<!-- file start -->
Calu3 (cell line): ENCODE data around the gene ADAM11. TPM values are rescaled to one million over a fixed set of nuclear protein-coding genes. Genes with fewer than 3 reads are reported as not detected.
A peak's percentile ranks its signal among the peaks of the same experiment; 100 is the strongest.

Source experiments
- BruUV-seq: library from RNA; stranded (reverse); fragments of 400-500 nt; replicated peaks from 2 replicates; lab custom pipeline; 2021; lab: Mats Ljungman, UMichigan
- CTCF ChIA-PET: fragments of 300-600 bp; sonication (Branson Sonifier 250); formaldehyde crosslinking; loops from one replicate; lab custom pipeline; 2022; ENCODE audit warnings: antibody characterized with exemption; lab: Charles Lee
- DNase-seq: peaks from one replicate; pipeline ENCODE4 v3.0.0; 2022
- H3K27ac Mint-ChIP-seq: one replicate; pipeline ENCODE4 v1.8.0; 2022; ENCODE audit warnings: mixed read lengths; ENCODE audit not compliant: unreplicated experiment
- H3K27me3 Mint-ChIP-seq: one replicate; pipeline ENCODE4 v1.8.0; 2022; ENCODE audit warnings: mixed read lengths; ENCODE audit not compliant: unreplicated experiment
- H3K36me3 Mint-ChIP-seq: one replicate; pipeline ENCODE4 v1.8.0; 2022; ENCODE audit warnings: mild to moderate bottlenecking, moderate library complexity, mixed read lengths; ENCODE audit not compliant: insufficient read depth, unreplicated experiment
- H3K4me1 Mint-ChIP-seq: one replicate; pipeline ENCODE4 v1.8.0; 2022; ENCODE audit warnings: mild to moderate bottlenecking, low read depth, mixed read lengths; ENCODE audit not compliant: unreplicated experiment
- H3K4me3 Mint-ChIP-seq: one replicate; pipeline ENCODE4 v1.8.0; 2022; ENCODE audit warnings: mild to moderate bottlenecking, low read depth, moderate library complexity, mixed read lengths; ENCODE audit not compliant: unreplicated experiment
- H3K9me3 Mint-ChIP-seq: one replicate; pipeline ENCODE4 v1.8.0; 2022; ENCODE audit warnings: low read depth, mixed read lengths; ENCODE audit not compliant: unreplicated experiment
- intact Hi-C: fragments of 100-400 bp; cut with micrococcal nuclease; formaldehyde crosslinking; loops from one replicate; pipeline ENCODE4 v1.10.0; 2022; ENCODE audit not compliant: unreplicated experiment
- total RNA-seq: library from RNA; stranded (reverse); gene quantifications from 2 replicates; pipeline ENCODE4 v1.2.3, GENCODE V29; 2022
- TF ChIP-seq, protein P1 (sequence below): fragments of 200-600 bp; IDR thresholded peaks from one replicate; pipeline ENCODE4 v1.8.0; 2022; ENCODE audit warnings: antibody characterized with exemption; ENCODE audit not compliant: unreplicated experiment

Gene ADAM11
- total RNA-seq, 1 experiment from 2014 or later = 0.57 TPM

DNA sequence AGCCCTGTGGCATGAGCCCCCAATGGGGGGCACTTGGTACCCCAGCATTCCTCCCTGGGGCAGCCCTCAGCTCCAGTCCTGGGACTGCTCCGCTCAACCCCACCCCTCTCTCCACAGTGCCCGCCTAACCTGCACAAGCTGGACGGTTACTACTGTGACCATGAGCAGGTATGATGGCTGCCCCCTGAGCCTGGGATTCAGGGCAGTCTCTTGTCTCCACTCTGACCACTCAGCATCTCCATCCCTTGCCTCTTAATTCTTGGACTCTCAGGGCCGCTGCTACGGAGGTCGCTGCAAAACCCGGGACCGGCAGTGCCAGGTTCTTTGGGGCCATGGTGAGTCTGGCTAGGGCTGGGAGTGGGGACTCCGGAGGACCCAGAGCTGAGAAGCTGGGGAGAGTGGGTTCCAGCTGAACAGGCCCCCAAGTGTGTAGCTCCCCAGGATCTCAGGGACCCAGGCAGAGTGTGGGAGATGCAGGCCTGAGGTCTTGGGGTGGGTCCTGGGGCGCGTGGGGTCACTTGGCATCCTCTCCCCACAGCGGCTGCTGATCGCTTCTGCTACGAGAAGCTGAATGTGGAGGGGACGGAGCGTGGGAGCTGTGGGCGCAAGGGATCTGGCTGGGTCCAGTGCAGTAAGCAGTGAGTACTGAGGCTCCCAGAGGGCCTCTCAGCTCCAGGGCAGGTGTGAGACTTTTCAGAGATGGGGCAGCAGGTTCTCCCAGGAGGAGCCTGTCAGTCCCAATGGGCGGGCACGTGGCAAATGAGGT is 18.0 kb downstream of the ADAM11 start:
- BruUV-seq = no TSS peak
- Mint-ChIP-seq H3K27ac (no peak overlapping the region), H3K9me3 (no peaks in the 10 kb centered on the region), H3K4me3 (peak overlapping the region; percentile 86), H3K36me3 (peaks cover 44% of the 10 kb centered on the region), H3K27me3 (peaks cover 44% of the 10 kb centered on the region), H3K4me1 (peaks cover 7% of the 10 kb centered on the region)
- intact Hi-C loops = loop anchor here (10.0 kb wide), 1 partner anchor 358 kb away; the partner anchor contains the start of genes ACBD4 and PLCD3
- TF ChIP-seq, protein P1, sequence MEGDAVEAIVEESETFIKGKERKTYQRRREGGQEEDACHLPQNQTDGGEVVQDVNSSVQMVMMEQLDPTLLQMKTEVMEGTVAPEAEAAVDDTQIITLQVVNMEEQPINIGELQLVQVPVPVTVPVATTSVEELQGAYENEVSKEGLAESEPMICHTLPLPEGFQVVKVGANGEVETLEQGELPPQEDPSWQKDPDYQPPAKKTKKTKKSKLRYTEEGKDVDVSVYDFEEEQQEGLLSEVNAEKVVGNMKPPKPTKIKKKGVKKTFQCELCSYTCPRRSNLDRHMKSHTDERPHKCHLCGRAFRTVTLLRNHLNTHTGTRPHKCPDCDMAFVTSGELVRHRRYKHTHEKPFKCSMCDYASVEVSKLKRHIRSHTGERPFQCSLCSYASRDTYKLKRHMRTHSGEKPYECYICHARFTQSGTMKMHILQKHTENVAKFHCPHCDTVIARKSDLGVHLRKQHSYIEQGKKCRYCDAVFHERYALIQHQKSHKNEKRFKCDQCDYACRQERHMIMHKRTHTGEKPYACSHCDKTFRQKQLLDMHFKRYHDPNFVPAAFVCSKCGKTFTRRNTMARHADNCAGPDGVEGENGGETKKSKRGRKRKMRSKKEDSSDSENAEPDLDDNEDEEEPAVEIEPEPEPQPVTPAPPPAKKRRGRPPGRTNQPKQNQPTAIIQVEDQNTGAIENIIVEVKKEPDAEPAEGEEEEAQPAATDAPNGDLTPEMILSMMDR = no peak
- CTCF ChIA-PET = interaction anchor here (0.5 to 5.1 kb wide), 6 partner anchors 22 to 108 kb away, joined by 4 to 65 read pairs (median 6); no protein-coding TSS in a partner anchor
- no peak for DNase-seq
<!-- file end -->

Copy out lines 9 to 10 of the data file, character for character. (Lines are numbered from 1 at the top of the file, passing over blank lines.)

- H3K36me3 Mint-ChIP-seq: one replicate; pipeline ENCODE4 v1.8.0; 2022; ENCODE audit warnings: mild to moderate bottlenecking, moderate library complexity, mixed read lengths; ENCODE audit not compliant: insufficient read depth, unreplicated experiment
- H3K4me1 Mint-ChIP-seq: one replicate; pipeline ENCODE4 v1.8.0; 2022; ENCODE audit warnings: mild to moderate bottlenecking, low read depth, mixed read lengths; ENCODE audit not compliant: unreplicated experiment